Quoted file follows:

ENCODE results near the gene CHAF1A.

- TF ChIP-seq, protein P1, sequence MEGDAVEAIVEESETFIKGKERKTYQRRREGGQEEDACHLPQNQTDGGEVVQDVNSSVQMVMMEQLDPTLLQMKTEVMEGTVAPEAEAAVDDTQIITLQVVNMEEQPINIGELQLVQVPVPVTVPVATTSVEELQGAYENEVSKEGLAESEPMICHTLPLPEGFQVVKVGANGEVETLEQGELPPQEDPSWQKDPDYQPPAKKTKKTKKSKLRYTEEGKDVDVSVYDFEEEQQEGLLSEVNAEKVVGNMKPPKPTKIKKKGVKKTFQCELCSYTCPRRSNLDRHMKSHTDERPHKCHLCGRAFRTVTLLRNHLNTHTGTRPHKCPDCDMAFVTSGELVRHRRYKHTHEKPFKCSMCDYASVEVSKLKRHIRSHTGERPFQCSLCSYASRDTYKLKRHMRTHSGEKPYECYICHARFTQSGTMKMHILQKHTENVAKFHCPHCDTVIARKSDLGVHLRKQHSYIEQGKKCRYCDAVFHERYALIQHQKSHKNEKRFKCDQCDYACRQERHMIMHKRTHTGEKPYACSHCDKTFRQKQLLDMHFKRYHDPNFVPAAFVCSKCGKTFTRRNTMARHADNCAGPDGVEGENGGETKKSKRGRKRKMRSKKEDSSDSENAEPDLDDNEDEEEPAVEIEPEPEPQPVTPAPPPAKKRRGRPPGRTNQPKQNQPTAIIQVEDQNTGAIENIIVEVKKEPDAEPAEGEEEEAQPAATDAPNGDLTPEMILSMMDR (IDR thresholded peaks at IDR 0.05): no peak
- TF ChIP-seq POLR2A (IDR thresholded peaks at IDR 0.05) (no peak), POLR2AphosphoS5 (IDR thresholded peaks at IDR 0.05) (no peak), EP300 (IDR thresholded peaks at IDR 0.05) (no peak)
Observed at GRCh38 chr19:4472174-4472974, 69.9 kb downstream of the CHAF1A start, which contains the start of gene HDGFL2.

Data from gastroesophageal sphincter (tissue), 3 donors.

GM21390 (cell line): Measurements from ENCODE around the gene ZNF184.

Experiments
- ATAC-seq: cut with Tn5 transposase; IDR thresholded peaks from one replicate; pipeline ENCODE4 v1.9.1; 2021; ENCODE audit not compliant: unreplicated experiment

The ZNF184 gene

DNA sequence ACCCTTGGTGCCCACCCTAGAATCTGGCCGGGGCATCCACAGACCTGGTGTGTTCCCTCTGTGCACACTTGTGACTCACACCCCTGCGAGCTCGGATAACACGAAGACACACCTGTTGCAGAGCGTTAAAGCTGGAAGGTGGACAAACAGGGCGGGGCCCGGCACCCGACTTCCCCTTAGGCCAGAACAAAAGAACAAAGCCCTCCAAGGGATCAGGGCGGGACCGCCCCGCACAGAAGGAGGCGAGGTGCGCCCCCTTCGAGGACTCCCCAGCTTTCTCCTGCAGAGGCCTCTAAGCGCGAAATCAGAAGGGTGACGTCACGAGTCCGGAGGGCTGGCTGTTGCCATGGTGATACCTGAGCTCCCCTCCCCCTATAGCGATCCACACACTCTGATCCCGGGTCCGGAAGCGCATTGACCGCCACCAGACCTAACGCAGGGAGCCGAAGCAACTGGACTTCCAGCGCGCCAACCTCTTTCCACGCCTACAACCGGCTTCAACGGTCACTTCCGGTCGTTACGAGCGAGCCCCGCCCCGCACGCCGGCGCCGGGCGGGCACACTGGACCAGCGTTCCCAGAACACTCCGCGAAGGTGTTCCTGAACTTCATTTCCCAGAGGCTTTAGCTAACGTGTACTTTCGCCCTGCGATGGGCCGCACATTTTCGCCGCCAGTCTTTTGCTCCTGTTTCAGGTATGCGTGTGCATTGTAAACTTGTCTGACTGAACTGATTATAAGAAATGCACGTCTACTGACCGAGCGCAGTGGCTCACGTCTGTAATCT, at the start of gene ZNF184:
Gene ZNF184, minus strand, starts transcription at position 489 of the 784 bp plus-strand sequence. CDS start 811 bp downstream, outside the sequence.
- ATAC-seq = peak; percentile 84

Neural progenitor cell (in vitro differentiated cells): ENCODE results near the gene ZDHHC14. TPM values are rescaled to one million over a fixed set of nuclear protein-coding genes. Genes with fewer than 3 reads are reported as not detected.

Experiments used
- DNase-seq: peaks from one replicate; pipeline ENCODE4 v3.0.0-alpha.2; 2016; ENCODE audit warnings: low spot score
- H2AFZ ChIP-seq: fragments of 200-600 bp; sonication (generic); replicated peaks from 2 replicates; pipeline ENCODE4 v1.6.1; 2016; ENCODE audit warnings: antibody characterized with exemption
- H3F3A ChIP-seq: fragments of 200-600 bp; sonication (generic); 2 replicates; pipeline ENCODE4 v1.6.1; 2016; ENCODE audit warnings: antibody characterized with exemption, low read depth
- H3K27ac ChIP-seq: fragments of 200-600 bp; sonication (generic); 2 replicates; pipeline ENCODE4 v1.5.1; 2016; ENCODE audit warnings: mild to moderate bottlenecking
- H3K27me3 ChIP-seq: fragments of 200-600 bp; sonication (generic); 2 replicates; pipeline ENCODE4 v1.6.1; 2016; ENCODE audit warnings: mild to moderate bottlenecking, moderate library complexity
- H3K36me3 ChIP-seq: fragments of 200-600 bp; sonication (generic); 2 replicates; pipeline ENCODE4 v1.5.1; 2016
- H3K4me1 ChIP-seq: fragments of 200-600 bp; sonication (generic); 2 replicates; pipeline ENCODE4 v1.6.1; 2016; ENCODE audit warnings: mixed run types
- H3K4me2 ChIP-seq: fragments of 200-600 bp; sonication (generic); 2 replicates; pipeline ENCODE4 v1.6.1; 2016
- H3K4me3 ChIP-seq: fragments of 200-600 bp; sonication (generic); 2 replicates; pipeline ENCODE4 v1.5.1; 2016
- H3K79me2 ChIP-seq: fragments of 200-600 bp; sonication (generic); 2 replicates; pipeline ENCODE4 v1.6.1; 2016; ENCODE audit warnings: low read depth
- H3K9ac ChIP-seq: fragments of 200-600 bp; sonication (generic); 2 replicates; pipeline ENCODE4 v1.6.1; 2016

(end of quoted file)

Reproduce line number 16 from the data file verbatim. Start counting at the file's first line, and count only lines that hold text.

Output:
- H2AFZ ChIP-seq: fragments of 200-600 bp; sonication (generic); replicated peaks from 2 replicates; pipeline ENCODE4 v1.6.1; 2016; ENCODE audit warnings: antibody characterized with exemption